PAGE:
Death is sprinkled all over Bruce Willis’s recent CV. In the forthcoming Out of Death (release date to be confirmed), he plays a retired forest ranger saddling up to solve one last crime. He’s also due to shortly appear in A Day to Die, about “a parolee who kills a drug syndicate member”. In April, Deadline announced Willis had been cast in Killing Field, an action thriller about a man “whose life on his serene farm is interrupted when a cop and a pair of dangerous criminals show up”. Look out, too, for forthcoming capers Soul Assassin and American Siege.
Even the brightest stars dim eventually. Few, though, have faded quite as thoroughly as Willis. Today the 66-year-old is to be found cashing in on his Die Hard persona of indestructible tough guy in a never-ending parade of generic action outings. It’s easy to forget he once commanded $25 million per movie. Or that he was considered one of Hollywood’s most charming Renaissance men. An action star, sure. But a singer to boot– his 1987 soul-jazz record The Return of Bruno peaked at four in the UK charts – and a natural comedian.
What happened? The seeds of his decline were arguably sewn 30 years ago this month with the grand folly, Hudson Hawk. A pacy farce, the film tries to skate by on nothing but Willis’s megawatt charm. The big idea is that Bruce Willis, suavest luminary in Tinsel Town, is someone we’ll want to hang with for 100 minutes. He sings, he grins, he cracks wise. Who could resist?
Plenty of people, as it turned out. Hudson Hawk, which marks its three-decade anniversary on 24 May, nose-dived, grossing just $17 million in the US on a $70 million budget (it fared better overseas). He had, it is true, already endured a mega-flop, opposite Tom Hanks and Melanie Griffith in 1990’s The Bonfire of the Vanities, directed by Brian De Palma. That, though, had been an ensemble piece, from which he had wriggled free with reputation intact. Blame for Hudson Hawk would, by contrast, be rested squarely on Willis’s shoulders. The lesson for the star was that he should stick to the action template established in 1988 with Die Hard.
Which is what he did. Bundled into retirement was the super-smooth Willis of 1987 wrong-com Blind Date (opposite Kim Basinger) and of Moonlighting, the cult TV show in which he and Cybill Shepherd recreated the zinging chemistry of Spencer Tracy and Katharine Hepburn. From there, the spiral towards VoD obscurity and movies that all have “Kill” in their titles may have been inevitable. Hudson Hawk was the start of the longest slow puncture in Hollywood history.
There has been a campaign recently to redeem Hudson Hawk. The New Yorker last year ran a contrarian piece heralding it a “feast of visual imagination and whimsical style”. The critic Mark Kermode has championed it. But The New Yorker and Mark Kermode are deluded and you should not believe them. This screwball heist flick puts a foot wrong at almost every step.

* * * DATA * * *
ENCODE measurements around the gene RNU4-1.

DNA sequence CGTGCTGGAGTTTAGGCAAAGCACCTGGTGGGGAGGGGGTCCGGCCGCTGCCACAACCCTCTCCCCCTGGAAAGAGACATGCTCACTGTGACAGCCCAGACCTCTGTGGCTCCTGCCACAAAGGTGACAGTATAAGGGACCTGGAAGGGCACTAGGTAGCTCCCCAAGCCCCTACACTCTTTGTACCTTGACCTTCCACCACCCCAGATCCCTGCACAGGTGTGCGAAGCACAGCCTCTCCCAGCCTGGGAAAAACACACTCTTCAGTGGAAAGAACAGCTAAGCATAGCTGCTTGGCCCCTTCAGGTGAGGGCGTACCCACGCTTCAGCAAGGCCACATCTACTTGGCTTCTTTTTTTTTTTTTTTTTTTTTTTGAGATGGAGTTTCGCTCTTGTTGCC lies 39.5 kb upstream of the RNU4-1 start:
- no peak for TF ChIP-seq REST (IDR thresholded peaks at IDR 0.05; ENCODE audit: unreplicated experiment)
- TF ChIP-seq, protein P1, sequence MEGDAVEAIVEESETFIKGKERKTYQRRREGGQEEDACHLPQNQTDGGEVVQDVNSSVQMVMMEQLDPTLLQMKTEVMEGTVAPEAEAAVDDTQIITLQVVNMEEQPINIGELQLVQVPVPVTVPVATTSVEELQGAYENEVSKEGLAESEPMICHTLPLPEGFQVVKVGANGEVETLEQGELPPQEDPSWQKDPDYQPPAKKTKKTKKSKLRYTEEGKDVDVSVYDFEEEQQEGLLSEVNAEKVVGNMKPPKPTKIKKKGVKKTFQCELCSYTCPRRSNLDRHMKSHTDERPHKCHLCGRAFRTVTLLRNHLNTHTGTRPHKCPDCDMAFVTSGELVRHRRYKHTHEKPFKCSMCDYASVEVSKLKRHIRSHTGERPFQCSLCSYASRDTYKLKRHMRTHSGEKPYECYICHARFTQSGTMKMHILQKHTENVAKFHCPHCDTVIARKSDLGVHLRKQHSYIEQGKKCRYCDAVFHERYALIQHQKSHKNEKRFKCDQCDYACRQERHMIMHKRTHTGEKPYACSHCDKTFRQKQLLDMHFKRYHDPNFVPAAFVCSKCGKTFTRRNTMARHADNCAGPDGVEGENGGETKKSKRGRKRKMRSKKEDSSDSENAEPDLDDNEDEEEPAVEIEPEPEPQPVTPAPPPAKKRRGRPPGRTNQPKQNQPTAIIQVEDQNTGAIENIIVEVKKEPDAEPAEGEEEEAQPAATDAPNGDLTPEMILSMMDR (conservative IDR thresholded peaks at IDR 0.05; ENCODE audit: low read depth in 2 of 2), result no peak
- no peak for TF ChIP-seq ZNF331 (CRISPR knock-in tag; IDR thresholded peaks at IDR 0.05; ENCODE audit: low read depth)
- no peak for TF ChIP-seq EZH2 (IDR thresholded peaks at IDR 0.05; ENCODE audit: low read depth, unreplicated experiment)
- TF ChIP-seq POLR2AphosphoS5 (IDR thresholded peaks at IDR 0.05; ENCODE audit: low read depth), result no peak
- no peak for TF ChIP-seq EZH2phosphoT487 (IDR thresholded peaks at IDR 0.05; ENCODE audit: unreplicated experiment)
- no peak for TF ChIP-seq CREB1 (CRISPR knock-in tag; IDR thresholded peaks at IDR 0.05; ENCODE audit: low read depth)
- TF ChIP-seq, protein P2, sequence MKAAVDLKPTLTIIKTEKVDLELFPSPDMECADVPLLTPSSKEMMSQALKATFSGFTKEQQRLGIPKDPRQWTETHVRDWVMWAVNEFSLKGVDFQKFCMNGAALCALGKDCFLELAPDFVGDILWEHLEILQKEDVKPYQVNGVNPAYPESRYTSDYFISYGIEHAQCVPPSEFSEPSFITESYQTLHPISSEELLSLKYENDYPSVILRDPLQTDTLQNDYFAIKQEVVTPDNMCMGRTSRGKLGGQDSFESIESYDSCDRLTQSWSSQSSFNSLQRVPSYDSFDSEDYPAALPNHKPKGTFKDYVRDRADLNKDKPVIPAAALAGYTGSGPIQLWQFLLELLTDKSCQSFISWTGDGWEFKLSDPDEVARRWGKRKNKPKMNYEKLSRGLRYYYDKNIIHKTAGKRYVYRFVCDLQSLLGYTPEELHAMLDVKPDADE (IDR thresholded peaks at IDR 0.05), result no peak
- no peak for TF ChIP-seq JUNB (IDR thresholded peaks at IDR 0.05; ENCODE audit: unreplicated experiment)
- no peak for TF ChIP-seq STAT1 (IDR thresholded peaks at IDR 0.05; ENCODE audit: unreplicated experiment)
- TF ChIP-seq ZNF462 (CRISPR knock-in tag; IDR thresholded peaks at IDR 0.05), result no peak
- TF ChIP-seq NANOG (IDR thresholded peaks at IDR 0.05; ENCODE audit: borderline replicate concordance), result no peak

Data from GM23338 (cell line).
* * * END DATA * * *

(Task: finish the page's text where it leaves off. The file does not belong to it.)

Even the bare-bones premise, dreamt up by Willis and old music producer friend Robert Kraft, radiates a cartoonish inanity (the film is Willis’s solitary writing credit). Willis plays Eddie Hawkins, AKA master safe-cracker and cat burglar Hudson Hawk. Just out of prison, he’s dragged into a Bond-style international conspiracy involving criminal power couple, the Mayflowers – portrayed by a wildly mugging Richard E Grant and Sandra Bernhard.
They’re on the trail of a device rumoured to have been created by Leonardo da Vinci, which can turn lead to gold and which, for reasons never entirely teased out, will permit the Mayflowers to rule the world. In a bid to foil their plans, Hudson teams up with an undercover nun played by Andie MacDowell. One of the big set pieces involves Willis and MacDowell escaping an exploding castle in Italy in Leonardo’s prototype airplane. Earlier, Willis crosses the Brooklyn Bridge in an out-of-control hospital bed, yelling, “How am I driving? 1-800-I’m-gonna-f***in’-die!”
No good can come of a movie in which Bruce Willis plays a wise-cracking cat burglar swearing up a streak as he crosses Brooklyn Bridge on a hospital bed. And Hudson Hawk is, if anything, more painful than the synopsis suggests.
A manic smugness infuses every scene. This turns thermo-nuclear as Hawk and his pal Tommy “Five-Tone” Messina (Danny Aiello, an old buddy of Willis’s from his New York bartending days) burst into a Rat Pack-type duet during a robbery. Somewhere out there is a cinema-goer whose toes have yet to fully uncurl from the experience.
Vanity projects were a hot trend in Nineties cinema. Schwarzenegger clunkingly parodied himself in Last Action Hero. Kevin Costner’s The Postman was a post-apocalyptic monument to an ego about to soar into deep space. But none were nearly as disastrous as Hudson Hawk.
“Bruce took over the whole movie,” Steven E de Souza, the project’s nominal screenwriter, would tell Fandom.com. “Started re-writing it and directing it. The studio flew me over to Italy. I was there for five weeks. Every day I’d say, ‘Has he stopped re-writing?’ and they’d say ‘No.’ And there was no way I was going to pull the pencil out of his hand. But they had me there in case I could undo what he was undoing.”